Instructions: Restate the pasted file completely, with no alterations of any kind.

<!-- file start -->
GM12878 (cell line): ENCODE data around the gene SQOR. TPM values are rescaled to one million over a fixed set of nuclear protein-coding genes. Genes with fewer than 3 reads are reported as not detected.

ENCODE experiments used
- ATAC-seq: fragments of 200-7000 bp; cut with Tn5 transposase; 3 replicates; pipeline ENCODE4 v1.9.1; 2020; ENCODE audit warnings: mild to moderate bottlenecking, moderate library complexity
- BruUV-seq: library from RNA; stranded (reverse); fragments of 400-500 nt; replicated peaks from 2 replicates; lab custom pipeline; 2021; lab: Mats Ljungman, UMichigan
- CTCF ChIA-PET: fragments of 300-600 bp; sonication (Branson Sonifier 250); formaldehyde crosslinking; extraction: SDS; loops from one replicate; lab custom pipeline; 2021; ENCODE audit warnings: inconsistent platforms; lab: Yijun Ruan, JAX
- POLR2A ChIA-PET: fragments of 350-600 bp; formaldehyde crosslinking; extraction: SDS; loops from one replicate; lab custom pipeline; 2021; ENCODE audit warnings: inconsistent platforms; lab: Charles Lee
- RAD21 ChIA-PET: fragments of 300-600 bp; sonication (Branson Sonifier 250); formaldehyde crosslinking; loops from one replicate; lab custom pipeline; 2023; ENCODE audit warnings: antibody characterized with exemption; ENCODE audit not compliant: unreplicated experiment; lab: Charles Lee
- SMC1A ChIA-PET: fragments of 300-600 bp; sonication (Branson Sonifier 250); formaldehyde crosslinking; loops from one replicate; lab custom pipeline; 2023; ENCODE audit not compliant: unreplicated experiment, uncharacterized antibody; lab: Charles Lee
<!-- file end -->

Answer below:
GM12878 (cell line): ENCODE data around the gene SQOR. TPM values are rescaled to one million over a fixed set of nuclear protein-coding genes. Genes with fewer than 3 reads are reported as not detected.

ENCODE experiments used
- ATAC-seq: fragments of 200-7000 bp; cut with Tn5 transposase; 3 replicates; pipeline ENCODE4 v1.9.1; 2020; ENCODE audit warnings: mild to moderate bottlenecking, moderate library complexity
- BruUV-seq: library from RNA; stranded (reverse); fragments of 400-500 nt; replicated peaks from 2 replicates; lab custom pipeline; 2021; lab: Mats Ljungman, UMichigan
- CTCF ChIA-PET: fragments of 300-600 bp; sonication (Branson Sonifier 250); formaldehyde crosslinking; extraction: SDS; loops from one replicate; lab custom pipeline; 2021; ENCODE audit warnings: inconsistent platforms; lab: Yijun Ruan, JAX
- POLR2A ChIA-PET: fragments of 350-600 bp; formaldehyde crosslinking; extraction: SDS; loops from one replicate; lab custom pipeline; 2021; ENCODE audit warnings: inconsistent platforms; lab: Charles Lee
- RAD21 ChIA-PET: fragments of 300-600 bp; sonication (Branson Sonifier 250); formaldehyde crosslinking; loops from one replicate; lab custom pipeline; 2023; ENCODE audit warnings: antibody characterized with exemption; ENCODE audit not compliant: unreplicated experiment; lab: Charles Lee
- SMC1A ChIA-PET: fragments of 300-600 bp; sonication (Branson Sonifier 250); formaldehyde crosslinking; loops from one replicate; lab custom pipeline; 2023; ENCODE audit not compliant: unreplicated experiment, uncharacterized antibody; lab: Charles Lee